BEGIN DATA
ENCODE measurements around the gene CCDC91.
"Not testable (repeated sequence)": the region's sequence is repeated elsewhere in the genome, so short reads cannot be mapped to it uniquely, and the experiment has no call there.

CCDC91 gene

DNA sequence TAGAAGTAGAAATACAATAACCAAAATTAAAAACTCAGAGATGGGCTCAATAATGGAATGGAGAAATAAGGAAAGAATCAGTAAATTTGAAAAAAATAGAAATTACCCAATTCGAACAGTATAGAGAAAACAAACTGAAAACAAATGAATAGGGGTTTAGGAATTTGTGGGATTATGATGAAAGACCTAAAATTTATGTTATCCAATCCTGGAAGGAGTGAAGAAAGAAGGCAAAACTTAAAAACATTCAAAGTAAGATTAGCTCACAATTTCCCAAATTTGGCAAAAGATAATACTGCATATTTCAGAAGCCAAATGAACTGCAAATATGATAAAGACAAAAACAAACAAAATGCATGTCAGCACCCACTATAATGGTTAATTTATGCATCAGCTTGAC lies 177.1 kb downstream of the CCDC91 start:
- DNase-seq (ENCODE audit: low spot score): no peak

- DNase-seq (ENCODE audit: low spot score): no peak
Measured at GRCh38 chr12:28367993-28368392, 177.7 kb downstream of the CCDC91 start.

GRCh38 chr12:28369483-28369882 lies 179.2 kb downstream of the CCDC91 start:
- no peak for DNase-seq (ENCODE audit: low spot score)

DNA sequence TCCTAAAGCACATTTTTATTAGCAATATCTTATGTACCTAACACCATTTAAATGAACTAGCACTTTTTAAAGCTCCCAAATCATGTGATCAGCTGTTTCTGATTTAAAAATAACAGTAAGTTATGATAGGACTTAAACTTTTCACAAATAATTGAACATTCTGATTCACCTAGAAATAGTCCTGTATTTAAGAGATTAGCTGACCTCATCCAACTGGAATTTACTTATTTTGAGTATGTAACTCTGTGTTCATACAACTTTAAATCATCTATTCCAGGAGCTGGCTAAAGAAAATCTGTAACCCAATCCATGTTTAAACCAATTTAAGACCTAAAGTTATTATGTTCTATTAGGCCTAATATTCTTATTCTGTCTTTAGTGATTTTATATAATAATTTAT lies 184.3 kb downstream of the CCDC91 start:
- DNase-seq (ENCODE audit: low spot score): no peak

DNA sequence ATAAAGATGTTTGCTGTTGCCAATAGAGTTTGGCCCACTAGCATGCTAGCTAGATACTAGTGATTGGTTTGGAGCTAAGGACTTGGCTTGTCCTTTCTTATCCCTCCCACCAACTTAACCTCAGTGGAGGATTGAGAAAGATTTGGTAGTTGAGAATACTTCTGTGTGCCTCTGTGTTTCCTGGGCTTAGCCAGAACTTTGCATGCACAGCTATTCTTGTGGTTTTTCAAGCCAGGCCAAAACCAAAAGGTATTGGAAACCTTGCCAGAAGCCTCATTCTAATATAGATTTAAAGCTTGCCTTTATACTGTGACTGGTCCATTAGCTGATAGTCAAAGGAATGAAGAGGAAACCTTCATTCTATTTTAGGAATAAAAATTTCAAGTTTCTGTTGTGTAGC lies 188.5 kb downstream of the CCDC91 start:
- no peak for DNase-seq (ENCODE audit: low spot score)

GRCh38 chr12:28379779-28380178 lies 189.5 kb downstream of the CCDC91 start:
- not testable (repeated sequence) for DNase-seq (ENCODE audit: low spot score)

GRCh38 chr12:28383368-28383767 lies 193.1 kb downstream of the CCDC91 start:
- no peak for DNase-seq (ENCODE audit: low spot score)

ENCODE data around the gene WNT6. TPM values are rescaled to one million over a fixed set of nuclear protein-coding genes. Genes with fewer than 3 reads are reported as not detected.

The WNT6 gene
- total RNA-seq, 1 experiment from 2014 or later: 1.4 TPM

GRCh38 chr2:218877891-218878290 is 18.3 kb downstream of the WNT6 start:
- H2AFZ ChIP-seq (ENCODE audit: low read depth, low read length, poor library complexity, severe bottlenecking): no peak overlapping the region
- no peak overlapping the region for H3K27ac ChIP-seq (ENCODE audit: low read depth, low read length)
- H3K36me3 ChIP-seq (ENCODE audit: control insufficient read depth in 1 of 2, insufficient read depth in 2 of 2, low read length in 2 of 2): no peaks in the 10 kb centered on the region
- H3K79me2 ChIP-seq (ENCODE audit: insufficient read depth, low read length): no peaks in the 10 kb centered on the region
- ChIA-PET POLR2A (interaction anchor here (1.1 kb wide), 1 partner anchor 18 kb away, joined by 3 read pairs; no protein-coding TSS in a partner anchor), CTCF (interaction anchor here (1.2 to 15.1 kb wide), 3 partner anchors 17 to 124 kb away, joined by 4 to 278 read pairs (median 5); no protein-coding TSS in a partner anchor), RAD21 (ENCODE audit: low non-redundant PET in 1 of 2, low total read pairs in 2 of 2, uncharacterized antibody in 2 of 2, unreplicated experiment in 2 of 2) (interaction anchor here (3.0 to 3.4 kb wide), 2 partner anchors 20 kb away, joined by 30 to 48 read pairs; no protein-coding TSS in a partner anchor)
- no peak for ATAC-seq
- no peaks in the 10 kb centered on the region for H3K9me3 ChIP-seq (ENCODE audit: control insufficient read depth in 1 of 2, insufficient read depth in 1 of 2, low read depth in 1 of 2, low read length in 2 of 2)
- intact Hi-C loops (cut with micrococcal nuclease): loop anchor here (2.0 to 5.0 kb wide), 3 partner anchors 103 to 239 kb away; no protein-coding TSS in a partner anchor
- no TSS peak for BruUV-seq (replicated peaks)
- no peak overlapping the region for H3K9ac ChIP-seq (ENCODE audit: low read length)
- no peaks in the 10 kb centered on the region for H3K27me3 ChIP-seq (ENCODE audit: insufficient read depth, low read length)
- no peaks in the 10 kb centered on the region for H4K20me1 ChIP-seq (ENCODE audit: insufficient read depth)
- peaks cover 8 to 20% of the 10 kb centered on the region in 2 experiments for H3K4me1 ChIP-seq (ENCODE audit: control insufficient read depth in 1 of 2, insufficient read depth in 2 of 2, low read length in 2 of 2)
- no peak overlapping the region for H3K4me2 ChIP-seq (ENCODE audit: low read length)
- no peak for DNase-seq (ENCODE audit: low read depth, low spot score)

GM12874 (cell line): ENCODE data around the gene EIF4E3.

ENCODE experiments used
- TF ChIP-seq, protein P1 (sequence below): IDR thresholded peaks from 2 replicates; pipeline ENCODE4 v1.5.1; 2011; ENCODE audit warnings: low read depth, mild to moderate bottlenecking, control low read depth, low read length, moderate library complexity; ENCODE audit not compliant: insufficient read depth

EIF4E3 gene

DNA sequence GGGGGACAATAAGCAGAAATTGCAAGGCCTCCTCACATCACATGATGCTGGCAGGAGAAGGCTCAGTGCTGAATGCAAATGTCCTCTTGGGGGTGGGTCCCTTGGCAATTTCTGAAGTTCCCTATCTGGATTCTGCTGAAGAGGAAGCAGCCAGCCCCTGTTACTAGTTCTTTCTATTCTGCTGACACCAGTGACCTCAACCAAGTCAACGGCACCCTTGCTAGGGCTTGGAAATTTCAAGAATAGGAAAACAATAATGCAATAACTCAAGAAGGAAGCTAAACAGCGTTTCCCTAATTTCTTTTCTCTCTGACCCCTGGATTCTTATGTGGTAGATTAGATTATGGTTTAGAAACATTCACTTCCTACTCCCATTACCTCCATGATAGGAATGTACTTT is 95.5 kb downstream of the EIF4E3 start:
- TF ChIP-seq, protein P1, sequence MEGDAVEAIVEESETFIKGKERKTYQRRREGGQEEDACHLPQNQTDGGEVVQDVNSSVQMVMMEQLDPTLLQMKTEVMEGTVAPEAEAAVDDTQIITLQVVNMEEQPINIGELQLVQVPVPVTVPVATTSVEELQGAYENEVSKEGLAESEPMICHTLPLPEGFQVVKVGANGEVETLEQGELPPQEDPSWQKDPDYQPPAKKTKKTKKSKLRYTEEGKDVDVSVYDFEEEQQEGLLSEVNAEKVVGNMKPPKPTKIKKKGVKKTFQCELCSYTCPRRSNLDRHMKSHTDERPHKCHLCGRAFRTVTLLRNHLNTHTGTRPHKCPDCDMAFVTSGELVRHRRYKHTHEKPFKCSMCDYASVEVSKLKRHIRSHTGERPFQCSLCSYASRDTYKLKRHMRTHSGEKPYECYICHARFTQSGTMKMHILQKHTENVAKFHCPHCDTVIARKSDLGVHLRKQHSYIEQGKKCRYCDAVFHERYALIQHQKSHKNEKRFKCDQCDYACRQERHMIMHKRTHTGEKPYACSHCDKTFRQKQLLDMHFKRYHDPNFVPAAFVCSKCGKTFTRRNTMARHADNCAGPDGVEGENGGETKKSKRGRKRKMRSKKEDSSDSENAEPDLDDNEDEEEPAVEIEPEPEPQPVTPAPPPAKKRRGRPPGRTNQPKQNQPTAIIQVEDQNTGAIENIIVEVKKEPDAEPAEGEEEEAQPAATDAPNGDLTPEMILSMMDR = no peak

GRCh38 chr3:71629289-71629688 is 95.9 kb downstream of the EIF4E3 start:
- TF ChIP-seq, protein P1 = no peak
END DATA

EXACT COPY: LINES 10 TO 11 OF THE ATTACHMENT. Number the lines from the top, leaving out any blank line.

DNA sequence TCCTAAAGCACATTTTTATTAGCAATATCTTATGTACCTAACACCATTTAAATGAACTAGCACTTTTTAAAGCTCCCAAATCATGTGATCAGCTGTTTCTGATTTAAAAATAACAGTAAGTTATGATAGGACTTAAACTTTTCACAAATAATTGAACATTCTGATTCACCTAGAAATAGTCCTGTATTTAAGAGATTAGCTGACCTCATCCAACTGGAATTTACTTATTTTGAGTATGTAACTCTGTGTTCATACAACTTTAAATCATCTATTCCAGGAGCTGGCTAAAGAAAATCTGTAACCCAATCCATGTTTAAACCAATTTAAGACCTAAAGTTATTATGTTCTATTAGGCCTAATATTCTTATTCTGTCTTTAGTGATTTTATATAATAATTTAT lies 184.3 kb downstream of the CCDC91 start:
- DNase-seq (ENCODE audit: low spot score): no peak